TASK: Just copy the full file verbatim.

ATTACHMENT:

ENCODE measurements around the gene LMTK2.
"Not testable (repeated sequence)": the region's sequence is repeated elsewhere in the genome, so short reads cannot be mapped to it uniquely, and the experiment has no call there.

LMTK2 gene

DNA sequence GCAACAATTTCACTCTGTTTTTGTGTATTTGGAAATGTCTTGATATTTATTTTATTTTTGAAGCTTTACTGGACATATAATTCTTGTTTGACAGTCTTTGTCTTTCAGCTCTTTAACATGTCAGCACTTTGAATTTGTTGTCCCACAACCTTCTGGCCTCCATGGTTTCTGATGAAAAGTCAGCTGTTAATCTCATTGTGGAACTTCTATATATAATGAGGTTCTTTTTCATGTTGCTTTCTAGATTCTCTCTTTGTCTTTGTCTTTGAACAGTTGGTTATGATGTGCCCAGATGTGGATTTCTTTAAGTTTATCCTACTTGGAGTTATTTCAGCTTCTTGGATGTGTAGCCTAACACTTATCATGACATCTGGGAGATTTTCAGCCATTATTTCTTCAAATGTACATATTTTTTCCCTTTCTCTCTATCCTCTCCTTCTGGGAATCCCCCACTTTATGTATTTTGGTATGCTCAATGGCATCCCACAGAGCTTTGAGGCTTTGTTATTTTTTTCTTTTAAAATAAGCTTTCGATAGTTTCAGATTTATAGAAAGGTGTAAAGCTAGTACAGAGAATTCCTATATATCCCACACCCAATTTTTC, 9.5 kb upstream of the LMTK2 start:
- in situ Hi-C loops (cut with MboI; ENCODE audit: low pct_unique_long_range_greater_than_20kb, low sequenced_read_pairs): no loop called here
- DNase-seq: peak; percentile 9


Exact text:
ENCODE measurements around the gene LMTK2.
"Not testable (repeated sequence)": the region's sequence is repeated elsewhere in the genome, so short reads cannot be mapped to it uniquely, and the experiment has no call there.

LMTK2 gene

DNA sequence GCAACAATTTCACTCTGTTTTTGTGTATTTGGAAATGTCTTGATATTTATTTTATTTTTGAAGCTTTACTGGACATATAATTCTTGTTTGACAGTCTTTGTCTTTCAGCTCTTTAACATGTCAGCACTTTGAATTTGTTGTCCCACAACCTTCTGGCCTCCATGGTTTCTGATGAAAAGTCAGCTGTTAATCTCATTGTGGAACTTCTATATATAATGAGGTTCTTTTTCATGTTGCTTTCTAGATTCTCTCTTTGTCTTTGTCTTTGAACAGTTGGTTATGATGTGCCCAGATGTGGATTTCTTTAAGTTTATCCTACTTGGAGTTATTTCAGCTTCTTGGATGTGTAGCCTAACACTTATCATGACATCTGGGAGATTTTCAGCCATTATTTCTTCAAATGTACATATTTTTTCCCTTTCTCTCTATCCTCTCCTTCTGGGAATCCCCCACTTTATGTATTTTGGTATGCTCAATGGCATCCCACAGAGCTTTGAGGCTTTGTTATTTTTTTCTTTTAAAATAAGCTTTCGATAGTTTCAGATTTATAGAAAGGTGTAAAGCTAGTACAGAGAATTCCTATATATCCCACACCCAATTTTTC, 9.5 kb upstream of the LMTK2 start:
- in situ Hi-C loops (cut with MboI; ENCODE audit: low pct_unique_long_range_greater_than_20kb, low sequenced_read_pairs): no loop called here
- DNase-seq: peak; percentile 9